Japan’s unique fruit sando—fruit sandwiches—are colorful concoctions comprising slices of shokupan soft white bread filled with whipped cream and chunks of fresh seasonal fruit such as strawberries, muscat grapes, kiwi, bananas, mikan satsuma, peaches or melon. Pretty and tasty, fruit sando are a mix of slightly sweet and tart flavors, perfect for breakfast, lunch or snacks.
Fresh fruit sandwiches were first served in Japanese coffee shops and specialty cafés called fruit parlors as early as in the 1920s. They were presented in classic sandwich style and featured thin slices of fruit. In recent years, the sandwiches have come to include larger pieces of cut fruit and, thanks to today’s social media, that fruit is very often arranged in artistic combinations to reveal ingenious visual imagery when the sandwich is cut in half.
Fruit sando mix the sweet with the tart
Nowadays fruit sando are sold just about everywhere, including coffee shops, bakeries, supermarkets and convenience stores. They are made by simply sandwiching cut fruit and whipped cream between slices of soft white bread. And while they are easy to make at home, it is tempting to visit stores that specialize in fruit sando featuring attractive presentations and unusual taste combinations. Some bakeries use light, not-too-sweet whipped cream, so as not to overpower the natural sweetness of the fruit. Others fill their sandwiches with custard cream, or cream mixed with mascarpone.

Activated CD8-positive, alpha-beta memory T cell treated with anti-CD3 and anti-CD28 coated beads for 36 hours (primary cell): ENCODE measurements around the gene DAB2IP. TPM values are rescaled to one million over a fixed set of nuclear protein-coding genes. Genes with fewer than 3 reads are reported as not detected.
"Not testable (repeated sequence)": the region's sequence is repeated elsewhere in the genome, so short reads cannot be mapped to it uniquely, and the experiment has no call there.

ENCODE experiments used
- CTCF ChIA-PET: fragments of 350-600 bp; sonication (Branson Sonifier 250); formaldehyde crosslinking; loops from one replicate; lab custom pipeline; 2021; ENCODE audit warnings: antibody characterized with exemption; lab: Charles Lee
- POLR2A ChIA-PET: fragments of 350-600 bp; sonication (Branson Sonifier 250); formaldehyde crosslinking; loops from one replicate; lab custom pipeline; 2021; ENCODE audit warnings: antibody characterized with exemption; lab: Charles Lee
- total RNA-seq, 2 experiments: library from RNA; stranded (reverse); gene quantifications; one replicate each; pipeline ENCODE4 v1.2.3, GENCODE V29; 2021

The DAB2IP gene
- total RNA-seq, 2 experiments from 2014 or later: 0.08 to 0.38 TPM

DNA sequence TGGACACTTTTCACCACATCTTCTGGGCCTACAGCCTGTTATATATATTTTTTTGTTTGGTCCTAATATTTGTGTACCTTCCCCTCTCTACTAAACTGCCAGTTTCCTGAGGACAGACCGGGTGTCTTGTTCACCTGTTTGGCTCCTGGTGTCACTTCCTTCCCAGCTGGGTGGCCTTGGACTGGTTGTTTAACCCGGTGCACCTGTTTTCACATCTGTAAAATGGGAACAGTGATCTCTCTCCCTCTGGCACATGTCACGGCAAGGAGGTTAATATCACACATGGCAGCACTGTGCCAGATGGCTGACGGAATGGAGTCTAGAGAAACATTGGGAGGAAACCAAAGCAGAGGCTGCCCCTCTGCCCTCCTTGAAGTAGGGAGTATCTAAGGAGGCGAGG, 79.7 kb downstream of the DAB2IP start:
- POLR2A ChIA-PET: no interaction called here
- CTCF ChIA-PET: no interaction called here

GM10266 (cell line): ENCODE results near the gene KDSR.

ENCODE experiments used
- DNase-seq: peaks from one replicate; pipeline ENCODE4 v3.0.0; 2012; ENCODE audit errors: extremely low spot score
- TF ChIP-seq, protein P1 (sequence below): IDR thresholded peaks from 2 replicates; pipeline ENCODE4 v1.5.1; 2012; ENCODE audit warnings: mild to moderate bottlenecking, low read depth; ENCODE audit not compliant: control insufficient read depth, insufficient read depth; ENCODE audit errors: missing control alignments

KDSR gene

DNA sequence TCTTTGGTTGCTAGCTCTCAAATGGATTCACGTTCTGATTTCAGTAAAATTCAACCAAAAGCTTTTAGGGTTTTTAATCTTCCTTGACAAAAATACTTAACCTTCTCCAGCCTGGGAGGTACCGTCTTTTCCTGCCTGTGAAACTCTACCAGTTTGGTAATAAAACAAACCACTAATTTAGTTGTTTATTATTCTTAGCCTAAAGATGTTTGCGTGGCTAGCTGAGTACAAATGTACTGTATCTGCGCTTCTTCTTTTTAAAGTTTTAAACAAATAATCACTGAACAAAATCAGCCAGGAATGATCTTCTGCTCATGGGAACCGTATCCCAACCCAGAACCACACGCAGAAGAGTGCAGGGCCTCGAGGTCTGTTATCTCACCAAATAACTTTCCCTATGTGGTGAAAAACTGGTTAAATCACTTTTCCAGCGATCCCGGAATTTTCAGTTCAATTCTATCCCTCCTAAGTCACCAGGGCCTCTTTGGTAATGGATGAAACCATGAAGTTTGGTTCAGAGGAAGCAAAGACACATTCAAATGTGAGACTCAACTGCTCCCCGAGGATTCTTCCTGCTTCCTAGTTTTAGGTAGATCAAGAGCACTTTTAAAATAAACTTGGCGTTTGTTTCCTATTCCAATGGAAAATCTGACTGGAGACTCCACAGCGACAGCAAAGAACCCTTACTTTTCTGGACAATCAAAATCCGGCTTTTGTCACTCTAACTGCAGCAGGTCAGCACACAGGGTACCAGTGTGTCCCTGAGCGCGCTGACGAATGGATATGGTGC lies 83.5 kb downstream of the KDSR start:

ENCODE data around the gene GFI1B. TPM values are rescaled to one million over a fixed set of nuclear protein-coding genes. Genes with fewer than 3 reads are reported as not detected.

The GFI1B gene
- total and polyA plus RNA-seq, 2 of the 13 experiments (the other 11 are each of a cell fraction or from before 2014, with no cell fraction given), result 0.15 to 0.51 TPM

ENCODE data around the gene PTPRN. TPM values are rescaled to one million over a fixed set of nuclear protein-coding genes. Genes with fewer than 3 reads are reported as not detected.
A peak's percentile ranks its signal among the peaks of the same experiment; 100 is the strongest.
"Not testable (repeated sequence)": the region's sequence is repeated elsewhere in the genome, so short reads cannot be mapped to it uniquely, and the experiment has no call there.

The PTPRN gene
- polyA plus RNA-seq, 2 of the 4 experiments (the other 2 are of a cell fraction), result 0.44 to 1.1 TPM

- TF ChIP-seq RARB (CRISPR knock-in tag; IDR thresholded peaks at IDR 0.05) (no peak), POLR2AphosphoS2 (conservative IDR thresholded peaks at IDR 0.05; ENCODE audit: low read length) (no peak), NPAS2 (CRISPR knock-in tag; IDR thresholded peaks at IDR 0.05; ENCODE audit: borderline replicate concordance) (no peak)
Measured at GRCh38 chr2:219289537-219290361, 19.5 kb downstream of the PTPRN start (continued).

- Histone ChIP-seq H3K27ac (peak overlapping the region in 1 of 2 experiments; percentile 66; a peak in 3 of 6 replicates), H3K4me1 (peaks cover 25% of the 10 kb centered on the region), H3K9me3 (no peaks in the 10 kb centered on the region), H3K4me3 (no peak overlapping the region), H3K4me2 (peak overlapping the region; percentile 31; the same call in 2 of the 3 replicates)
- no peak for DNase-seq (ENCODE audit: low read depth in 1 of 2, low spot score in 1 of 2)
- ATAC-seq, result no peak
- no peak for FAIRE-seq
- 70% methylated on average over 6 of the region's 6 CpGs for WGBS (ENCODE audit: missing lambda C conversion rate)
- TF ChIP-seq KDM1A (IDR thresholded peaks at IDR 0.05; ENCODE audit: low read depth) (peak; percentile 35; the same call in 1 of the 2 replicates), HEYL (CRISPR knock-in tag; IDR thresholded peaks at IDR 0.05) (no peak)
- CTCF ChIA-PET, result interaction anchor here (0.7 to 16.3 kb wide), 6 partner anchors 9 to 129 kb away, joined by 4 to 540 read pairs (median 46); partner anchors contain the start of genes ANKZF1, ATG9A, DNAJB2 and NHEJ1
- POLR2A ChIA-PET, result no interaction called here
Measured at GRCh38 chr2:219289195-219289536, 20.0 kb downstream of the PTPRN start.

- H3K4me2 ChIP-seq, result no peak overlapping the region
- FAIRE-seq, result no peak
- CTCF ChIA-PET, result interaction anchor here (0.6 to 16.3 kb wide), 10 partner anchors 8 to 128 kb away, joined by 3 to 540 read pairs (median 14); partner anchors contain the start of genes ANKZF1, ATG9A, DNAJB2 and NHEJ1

The once-basic fruit sando has been adapting to market trends by incorporating innovative ideas and tastes, winning popularity among a broader range of hungry consumers. As an example, in Japan, high-end “luxury” varieties of fruit are presented on special occasions; now, one can enjoy a decadent fruit sando filled with such exceptional fruit, some of which may cost more than USD10.00-15.00 each. Equally delectable but more affordable options now include vegan varieties or substituting traditional plain white bread with breads kneaded with chocolate or fruit that complements the fillings—suggesting that in whatever form, the fruit sando only continues to please.
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